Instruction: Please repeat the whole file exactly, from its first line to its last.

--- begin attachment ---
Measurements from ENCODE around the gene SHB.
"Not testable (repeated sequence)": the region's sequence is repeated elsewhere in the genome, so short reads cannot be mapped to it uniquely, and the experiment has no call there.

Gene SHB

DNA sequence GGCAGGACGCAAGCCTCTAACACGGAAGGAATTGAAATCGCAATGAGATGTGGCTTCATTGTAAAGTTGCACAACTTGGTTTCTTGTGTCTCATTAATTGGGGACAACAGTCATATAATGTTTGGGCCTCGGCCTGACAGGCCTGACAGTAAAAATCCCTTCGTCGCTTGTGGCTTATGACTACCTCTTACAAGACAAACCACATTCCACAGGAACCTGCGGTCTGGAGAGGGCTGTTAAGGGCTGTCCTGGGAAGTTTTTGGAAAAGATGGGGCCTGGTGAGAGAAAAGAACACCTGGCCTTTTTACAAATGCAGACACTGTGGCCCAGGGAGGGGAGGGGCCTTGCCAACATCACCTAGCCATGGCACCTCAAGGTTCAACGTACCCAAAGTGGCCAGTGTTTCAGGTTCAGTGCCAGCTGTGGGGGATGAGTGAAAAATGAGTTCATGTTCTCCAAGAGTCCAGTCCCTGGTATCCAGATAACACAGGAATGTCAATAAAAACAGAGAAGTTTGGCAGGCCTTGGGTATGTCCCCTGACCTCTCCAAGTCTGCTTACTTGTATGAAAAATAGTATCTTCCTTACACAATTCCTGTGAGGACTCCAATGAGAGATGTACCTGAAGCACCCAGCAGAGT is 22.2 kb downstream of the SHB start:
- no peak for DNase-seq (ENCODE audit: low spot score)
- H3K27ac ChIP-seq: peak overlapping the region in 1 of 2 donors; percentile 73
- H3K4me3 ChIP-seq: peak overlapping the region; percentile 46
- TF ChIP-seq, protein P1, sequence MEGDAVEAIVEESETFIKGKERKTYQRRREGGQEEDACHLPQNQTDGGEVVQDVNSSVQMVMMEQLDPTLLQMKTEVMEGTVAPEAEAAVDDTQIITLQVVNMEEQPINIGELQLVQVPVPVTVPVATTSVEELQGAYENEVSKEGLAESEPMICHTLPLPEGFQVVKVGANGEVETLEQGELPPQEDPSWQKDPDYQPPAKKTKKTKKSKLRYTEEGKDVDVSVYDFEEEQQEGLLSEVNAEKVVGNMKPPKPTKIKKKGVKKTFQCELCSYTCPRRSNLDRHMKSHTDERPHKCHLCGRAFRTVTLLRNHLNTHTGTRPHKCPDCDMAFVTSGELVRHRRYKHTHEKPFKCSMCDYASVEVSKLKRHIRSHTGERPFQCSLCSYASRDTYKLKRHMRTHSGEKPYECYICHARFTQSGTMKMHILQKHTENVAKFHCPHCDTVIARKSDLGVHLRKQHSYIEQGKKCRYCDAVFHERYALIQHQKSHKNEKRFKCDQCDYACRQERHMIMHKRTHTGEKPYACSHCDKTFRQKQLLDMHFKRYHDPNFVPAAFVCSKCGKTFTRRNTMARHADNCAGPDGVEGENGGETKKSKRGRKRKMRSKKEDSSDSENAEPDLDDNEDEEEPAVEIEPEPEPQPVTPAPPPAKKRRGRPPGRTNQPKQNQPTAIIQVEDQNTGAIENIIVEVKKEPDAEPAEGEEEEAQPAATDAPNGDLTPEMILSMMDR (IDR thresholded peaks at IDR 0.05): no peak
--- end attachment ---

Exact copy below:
Measurements from ENCODE around the gene SHB.
"Not testable (repeated sequence)": the region's sequence is repeated elsewhere in the genome, so short reads cannot be mapped to it uniquely, and the experiment has no call there.

Gene SHB

DNA sequence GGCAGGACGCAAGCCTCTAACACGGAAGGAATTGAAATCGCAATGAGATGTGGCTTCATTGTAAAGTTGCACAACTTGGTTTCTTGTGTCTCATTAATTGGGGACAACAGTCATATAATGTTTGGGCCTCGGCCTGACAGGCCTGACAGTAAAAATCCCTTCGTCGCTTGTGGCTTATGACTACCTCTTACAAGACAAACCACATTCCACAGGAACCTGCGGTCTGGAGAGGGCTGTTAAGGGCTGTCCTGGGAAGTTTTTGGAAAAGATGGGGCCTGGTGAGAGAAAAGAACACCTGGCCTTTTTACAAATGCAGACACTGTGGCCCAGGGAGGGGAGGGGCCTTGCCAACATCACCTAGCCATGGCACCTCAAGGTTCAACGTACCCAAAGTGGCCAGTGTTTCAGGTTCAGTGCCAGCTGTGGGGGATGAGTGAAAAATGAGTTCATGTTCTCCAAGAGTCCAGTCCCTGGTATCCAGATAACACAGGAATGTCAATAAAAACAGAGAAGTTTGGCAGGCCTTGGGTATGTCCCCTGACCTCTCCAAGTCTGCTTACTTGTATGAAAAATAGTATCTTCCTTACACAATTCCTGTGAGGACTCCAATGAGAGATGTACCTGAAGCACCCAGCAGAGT is 22.2 kb downstream of the SHB start:
- no peak for DNase-seq (ENCODE audit: low spot score)
- H3K27ac ChIP-seq: peak overlapping the region in 1 of 2 donors; percentile 73
- H3K4me3 ChIP-seq: peak overlapping the region; percentile 46
- TF ChIP-seq, protein P1, sequence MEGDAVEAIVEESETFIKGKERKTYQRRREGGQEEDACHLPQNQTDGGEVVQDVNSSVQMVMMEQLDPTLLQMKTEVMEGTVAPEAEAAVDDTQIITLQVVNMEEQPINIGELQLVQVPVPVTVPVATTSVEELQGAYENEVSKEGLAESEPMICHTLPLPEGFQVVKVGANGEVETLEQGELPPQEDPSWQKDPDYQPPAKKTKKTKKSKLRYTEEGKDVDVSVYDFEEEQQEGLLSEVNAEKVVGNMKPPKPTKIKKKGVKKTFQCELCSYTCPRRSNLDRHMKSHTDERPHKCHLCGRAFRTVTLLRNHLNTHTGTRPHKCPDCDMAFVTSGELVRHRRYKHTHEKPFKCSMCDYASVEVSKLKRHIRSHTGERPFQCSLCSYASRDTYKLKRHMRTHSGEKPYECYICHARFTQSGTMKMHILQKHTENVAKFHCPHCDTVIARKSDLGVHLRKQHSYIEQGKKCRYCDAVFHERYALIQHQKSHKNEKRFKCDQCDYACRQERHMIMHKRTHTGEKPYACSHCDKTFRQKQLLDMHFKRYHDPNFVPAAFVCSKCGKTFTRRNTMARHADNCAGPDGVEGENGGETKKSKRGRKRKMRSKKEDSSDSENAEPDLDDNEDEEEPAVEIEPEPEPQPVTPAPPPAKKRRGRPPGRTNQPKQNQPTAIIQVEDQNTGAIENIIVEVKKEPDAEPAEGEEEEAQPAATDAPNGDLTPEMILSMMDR (IDR thresholded peaks at IDR 0.05): no peak